Our elephantâ€™s name was Purnima, â€œFull Moonâ€ in Bengali, and she was silent save for her heavy footsteps as she carried us through the post-dawn mist of the forest. Suddenly, our mahut dug his bare heels behind Purnimaâ€™s ears and she came to a stop as he pointed and whispered excitedly, â€œGundar!â€
Four black armor-plated (and extremely endangered) one-horn rhinoceroses were standing in a shallow creek not 200 feet away. They stopped splashing, looked back at us for a full minute (during which time Purnima could not remain still enough for me to take a decent photo), then pulled themselves up the bank and disappeared into the bush.
Hiking is not permitted in Jaldapara Wildlife Sanctuary so elephant or jeep safaris are the only ways to explore the park. Jaldapara is a long, narrow strip of tropical forest completely hemmed in by tea plantations whose subplots of pruned and sprayed bushes are the antithesis to all that is wild. But there, in the darkness of the jungle, spying on rare beasts from the top of an elephant, we got a small taste of what-once-was.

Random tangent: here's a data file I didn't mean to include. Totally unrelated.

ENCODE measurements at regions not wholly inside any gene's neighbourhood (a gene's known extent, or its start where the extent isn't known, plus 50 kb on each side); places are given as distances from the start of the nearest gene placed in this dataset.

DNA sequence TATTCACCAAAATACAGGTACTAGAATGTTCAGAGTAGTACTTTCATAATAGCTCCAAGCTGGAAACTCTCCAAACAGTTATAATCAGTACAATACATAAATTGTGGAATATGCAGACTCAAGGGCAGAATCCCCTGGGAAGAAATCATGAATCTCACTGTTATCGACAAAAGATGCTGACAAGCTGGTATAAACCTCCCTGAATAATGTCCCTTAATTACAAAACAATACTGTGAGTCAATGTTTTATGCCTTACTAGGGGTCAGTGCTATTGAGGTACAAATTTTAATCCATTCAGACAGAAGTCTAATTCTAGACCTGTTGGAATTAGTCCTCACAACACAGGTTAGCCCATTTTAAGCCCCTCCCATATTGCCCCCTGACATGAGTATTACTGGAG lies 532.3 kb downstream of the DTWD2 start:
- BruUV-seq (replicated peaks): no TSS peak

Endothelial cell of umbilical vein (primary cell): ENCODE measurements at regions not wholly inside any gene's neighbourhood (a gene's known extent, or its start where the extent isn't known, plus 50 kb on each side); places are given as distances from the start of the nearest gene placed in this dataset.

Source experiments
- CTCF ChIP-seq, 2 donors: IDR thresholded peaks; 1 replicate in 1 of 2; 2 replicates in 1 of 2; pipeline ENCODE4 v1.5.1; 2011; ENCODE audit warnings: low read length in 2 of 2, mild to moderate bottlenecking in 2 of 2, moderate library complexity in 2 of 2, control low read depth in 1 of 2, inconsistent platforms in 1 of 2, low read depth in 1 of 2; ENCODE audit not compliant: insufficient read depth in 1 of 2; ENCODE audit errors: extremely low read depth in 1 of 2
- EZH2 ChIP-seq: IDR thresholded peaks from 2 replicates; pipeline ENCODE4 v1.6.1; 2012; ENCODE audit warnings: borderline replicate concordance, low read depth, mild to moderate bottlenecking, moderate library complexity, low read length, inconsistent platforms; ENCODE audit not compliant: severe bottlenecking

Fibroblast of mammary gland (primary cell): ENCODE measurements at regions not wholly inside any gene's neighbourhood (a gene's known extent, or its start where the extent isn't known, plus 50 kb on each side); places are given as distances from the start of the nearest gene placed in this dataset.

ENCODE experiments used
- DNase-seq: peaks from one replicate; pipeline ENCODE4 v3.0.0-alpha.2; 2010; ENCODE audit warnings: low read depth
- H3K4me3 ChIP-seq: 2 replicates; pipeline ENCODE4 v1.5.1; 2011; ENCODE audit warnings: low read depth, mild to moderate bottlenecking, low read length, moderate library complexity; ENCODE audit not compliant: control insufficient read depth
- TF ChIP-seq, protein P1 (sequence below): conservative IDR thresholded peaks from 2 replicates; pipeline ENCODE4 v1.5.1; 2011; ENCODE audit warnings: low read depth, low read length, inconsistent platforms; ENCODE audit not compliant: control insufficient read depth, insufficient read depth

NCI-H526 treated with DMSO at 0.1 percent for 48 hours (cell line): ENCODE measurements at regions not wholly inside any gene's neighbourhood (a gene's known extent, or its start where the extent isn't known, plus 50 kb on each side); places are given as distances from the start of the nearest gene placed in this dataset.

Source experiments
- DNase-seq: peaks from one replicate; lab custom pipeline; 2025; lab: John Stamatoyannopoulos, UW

But maybe we were looking forward too! Into the future after the global market crash, after the revolution, the tea gardens reverted back to nature and the Attivasi workers, after six generations of servitude, returned to their tribal lives of survival before the British rounded them up. . .
But on this morning, our two-hour ride was nearly over, and for the four of us, the immediate future held only breakfast and a nap in our Hollong Bungalow room, while the rain fell on the jungle outside.